PERIMETER detection solutions with real ‘resolution’ have a single defining feature – high cost. If you have a large perimeter getting electronic security capable of pin-pointing the location of intruders is going to be a challenge. 
The trenching and support infrastructure for technology like leaky coax is comparatively expensive, while microwave can also be costly and requires a stable detection environment and plenty of room for signal spillage. 
IR stacks are useful in smaller applications but they are frail when hit with direct sunlight and can be hamstrung by bad weather, especially rain and fog. It goes without saying that IR and microwave struggle in rugged country where video-based movement detection solutions (not thermal cameras) which by default demand line of sight, also fail completely. 
It’s here that GRIDS, for Ground Radar Intrusion Detection System, comes in. This solution penetrates dense foliage and can support perimeters of many kilometres making as useful for rugged applications as it is for well-planned sterile areas. GRIDS technology is exceedingly flexible. Multiple systems can be implemented to form a sensor barrier of any length, from a few metres to hundreds of kilometres. 
In terms of hardware, this solution comprises a network of low power integrated sensing and comms devices which are installed in an array with an adjacent Gateway that gathers data from the sensors wirelessly and sends it on to a control room or guard house. 
The first thing I notice about GRIDS is its simplicity. The devices that make up the array are tubular units with an antenna protruding from their top – a little like an electronic carrot. Installers simply bury these wee devices around the perimeter of a site. Thanks to the low current draw an onboard battery powers a GRIDS sensor for 5 years – that means you can forget about expensive power infrastructure installation. 
The GRIDS sensor network can detect vehicles and walking personnel in all weather conditions. It’s relatively insensitive to small animals (such as wallabies and rabbits) and this minimizes nuisance alarms. There’s automatic adjustment to changing environmental conditions (such as wind, rain, and foliage growth) prevents false alarms and the operating frequency of the system’s radar technology is impervious to environmental conditions.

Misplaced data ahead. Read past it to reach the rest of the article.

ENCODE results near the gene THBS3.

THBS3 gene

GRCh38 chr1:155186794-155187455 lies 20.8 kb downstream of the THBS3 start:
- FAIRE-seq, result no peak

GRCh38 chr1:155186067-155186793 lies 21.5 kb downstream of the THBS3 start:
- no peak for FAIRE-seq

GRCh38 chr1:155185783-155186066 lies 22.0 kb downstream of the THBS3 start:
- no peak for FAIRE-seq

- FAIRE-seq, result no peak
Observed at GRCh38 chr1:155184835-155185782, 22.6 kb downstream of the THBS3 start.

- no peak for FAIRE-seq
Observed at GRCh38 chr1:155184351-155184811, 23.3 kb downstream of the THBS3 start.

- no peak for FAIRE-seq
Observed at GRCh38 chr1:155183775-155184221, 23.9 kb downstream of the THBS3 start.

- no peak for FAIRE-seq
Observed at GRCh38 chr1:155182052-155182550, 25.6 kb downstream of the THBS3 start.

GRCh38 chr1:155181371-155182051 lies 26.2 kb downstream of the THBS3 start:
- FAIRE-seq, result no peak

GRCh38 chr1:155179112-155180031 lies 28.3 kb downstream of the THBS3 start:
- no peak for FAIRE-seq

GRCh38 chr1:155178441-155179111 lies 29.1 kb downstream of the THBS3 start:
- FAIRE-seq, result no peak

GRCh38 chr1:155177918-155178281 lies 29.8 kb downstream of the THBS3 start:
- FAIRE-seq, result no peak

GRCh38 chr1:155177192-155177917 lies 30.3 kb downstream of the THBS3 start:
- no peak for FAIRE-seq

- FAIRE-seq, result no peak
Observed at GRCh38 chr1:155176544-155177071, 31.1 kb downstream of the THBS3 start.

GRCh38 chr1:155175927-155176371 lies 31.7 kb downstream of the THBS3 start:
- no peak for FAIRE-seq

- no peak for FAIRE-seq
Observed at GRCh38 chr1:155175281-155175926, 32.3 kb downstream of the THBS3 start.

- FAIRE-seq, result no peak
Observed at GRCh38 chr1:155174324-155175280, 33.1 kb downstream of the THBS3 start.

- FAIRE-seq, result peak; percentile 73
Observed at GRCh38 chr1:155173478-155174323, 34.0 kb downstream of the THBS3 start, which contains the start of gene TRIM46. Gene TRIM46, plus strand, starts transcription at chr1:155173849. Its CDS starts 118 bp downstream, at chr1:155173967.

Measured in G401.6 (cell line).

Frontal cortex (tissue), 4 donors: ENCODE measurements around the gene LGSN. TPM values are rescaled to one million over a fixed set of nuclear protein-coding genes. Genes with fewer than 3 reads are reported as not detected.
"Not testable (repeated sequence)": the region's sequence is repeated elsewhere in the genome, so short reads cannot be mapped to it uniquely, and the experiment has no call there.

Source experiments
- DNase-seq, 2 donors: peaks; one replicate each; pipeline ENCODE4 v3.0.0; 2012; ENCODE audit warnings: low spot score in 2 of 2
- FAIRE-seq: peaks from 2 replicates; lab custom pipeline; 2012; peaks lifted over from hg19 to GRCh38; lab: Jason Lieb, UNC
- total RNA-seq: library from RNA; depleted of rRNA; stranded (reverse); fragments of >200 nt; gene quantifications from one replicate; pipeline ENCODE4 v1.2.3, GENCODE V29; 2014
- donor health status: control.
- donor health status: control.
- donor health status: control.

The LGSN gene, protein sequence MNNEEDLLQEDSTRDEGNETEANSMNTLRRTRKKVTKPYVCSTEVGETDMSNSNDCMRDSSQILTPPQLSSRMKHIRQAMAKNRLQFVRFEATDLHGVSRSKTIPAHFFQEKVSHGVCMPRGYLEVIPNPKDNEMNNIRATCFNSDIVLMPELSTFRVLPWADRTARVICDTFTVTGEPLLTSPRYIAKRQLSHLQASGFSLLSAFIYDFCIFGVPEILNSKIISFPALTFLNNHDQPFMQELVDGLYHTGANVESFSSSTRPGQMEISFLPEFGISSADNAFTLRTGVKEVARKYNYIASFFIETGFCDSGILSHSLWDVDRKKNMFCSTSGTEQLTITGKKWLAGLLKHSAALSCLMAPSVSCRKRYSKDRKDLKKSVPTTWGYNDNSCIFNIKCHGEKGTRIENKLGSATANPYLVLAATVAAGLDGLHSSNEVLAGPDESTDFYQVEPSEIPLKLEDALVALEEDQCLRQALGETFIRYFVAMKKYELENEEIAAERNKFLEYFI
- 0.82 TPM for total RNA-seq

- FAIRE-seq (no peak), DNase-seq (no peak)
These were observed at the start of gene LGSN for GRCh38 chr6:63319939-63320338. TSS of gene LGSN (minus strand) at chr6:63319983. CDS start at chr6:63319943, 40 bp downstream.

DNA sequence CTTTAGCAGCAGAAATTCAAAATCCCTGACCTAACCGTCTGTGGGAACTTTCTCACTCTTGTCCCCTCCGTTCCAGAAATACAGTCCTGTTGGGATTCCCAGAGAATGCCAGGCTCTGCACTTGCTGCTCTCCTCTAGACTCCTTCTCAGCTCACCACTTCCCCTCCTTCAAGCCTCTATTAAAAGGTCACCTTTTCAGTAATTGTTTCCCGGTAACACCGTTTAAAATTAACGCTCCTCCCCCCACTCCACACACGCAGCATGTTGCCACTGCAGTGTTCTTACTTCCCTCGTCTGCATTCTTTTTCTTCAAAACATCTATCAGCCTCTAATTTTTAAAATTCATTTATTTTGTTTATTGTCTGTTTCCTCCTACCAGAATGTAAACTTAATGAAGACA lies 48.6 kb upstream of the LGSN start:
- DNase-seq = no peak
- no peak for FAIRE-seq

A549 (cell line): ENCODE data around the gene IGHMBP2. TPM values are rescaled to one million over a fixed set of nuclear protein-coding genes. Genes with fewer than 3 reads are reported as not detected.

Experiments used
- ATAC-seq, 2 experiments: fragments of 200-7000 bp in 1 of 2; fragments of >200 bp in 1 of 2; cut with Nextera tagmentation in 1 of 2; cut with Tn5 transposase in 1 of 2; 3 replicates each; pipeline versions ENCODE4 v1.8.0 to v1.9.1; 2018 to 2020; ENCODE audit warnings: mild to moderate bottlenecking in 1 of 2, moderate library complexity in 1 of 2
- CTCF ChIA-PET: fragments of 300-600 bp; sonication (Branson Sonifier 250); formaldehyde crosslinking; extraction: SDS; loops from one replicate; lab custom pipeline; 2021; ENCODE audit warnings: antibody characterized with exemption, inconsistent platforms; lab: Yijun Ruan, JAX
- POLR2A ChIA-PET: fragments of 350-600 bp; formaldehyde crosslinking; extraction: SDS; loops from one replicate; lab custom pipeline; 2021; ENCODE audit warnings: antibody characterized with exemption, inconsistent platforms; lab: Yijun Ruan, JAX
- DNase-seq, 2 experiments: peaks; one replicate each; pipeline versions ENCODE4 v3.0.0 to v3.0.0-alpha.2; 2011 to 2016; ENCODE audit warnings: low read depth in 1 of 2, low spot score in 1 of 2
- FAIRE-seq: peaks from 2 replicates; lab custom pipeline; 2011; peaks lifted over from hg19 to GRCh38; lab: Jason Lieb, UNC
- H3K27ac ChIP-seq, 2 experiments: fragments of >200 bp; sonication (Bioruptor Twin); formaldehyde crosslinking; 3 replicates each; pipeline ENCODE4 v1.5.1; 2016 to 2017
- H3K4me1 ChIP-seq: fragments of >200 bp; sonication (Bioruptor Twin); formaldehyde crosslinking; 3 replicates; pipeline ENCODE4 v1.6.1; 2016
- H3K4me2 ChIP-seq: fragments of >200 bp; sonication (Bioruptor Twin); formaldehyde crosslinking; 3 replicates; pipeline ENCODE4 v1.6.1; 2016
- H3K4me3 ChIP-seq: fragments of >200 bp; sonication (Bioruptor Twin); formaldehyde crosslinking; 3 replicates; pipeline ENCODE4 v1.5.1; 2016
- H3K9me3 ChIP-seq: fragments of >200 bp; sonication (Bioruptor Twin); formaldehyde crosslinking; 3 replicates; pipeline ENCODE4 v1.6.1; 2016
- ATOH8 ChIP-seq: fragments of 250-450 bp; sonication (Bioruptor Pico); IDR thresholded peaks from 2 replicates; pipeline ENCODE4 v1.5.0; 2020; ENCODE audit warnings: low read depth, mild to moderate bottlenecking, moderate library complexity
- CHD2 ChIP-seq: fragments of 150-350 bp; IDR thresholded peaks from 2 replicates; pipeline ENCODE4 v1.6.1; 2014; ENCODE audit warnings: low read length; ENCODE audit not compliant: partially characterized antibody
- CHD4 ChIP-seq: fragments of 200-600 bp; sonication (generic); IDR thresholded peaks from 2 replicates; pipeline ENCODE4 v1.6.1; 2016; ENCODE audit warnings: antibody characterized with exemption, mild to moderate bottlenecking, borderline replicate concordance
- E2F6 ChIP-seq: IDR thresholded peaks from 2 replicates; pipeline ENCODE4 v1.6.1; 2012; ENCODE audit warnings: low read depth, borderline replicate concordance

Something else that’s neat is that GRIDS self-calibrates and there’s a management system built around True Basic Silver Edition. Overall system operation relies on an unmanned communication network. The way a system functions is the GRIDS system sensors communicate to the unmanned Gateway located near the array, which relays data to a manned location. 
Redundant communication links with other devices in an array ensure continuous operation in cases of tampering and/or unit failure. In addition, built-in test features provide system health information and the ability to reprogram system parameters for optimal operation.
Importantly, GRIDS can easily be networked into overall larger security system of radars and optical sensors using a single control point for gathering and disseminating intrusion detection data for interdiction forces. Only the last sensor in the array must have access to the Gateway, leaving an unprecedented flexibility of placement for all other sensors in the array. Borders, boundaries and perimeters can have exceedingly diverse layouts allowing them to follow topography or site boundaries in a linear fashion.
According to Zone’s Bill Nolan GRIDS sensors are deployed in a ‘W’ pattern.
“The units talk to each other constantly and if one goes down this is reported along the line to the Gateway so security operators are informed,” he explains. 
“The GRIDS units are GPS stamped before they are buried so we know where they are. Installation takes place in a 20m wide strip and if you get an intrusion you will get multiple hits from sensors in the ‘W’ layout. With traditional perimeter systems when the system detects an event you often don’t know which way they have come but this system gives a rudimentary sense of from which direction the threat may be coming. 
“There’s no infrastructure required – you dig a hole and put the device in and the antenna sticks out – it’s static radar technology – it picks up a deviation in the electrostatic field caused by the mass that’s going through it and the system can tell the difference between a human and an animal. It’s a complex technology – the inventor it is called Walter Butler – he used to be the inventor of all the STS radar systems. 
“There’s no trenching and no backhoes, and there’s an installation kit that digs, installs and backfills each node installation – it’s very, very simple and a very capable solution,” Nolan says.  
“Another great thing is that GRIDS is made locally so you know there’s a manufacturer who’s serious about it and it’s supported locally by us at Zone.”